Wendy: I grew up in a household where we were told never to talk about my mother’s mental illness. So, keeping secrets was a behavior I learned from early on. Even though my mother and father were long gone, to break the silence was a constant internal battle for me. There were times I felt like I was undoing the pathways that had been hard-wired inside my brain. I had to commit to sitting down every morning before work and write my truth no matter what.
What helped keep me focused was a deep desire to help others who were struggling with addiction or mental illness. I have read plenty of books about horrible parents written by the children, but I had never read a story of a mother who becomes determined to heal the family’s wounds. Since I work in an adolescent mental health treatment center, I knew it was a story that parents needed to hear.
Karin: What have you discovered about your story through the writing process, something that you might not have been conscious of at the beginning?
Wendy: When I got sober I was extremely fluent in Victim-ese, blaming everybody else for what was wrong with my life. Through my speaking in juvenile halls or prisons and through my writing, I have been able to assign a new narrative to all the adversity I have been through. Nothing is wasted if I’m willing to use it as a tool to help someone else.
Karin: I believe that writing our stories is transformative. Is that your experience, too? If so, in what way have you been transformed?
Wendy: Sometimes when I was writing I would feel a conviction of being aligned with something greater than myself. It filled me with confidence instead of my usual self-doubt. I think the transformation occurred as I began to discover a deeply committed and focused woman inside me, who would go to any lengths to get the book done.
Karin: They say that writing is rewriting. How did you approach the editing process and getting the manuscript to a place where you were ready to share with an agent?
Wendy: I made so many mistakes along the way and did everything completely backwards. At first, I got an agent with a book proposal before Mother Load was even completed. While some of the publishers said they liked the story, they also said I didn’t have a strong enough platform to sell it. After a year of rejections, I let go of the agent and got busy finishing the book. As I lasered in on the emotional thread, a cleaner, more developed version of the story began to reveal itself to me. When I had a strong enough first draft I hired an editor to help me go through everything and sent pages to her every week. During that process there were entire chapters I had to eliminate because they didn’t move the story forward or it didn’t reveal anything new about the character. After I was done I tried submitting the completed book this time.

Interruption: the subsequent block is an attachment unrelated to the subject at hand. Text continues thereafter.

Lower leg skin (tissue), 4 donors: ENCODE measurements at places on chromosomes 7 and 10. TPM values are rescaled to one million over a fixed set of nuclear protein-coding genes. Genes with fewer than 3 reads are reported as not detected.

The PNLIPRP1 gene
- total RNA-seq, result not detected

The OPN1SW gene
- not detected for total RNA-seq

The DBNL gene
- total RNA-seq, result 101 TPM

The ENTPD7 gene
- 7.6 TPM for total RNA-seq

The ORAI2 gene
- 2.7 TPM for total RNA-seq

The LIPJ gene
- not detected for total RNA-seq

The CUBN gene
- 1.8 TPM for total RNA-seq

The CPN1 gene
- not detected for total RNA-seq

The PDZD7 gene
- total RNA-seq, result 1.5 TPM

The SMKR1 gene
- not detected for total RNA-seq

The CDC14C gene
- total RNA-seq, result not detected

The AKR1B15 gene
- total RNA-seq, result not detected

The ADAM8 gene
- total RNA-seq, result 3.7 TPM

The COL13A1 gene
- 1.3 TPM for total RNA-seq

Karin: How did you land a publishing deal?
Wendy: After nearly 100 rejections from literary agents from New York to L.A, I was a little discouraged. Finally, I decided to submit my memoir to a small independent publisher by the name of Rothco Press. I was ecstatic when they told me they loved Mother Load and wanted to publish it.
Karin: How does it feel to share your life with the world? How did you get beyond any feelings of fear you might have had in exposing yourself?
Wendy: I still find myself vacillating between excitement, terror and fear. On the one hand, I am thrilled to have completed something that I can share with the world, but on the other hand, I still have some residual fear of being exposed. All I can say is the one thing that trumps any fear, doubt or worry is the deep desire I have to help others. There are so many individuals suffering out there like I did who need to know despite anything you’ve been through, it’s possible to heal your life.
Karin: Did you have to address any liability issues with people in the story who are still alive?
Funny you should ask. It was just last Thanksgiving that I saw my ex-husband and told him he was in my book, but that I had changed his name. He chuckled a bit at the notion that he would be in my memoir, but I’m not sure his new wife (not the one I shot) was quite that amused.
I changed most of the names to avoid repercussions, but thankfully my two boys have turned into my biggest fans so I left their names the same.
Karin: Imagine yourself way back at the beginning of the process. What advice would you give her?
Wendy: Trust in the process. Find your voice and you’ll find your power.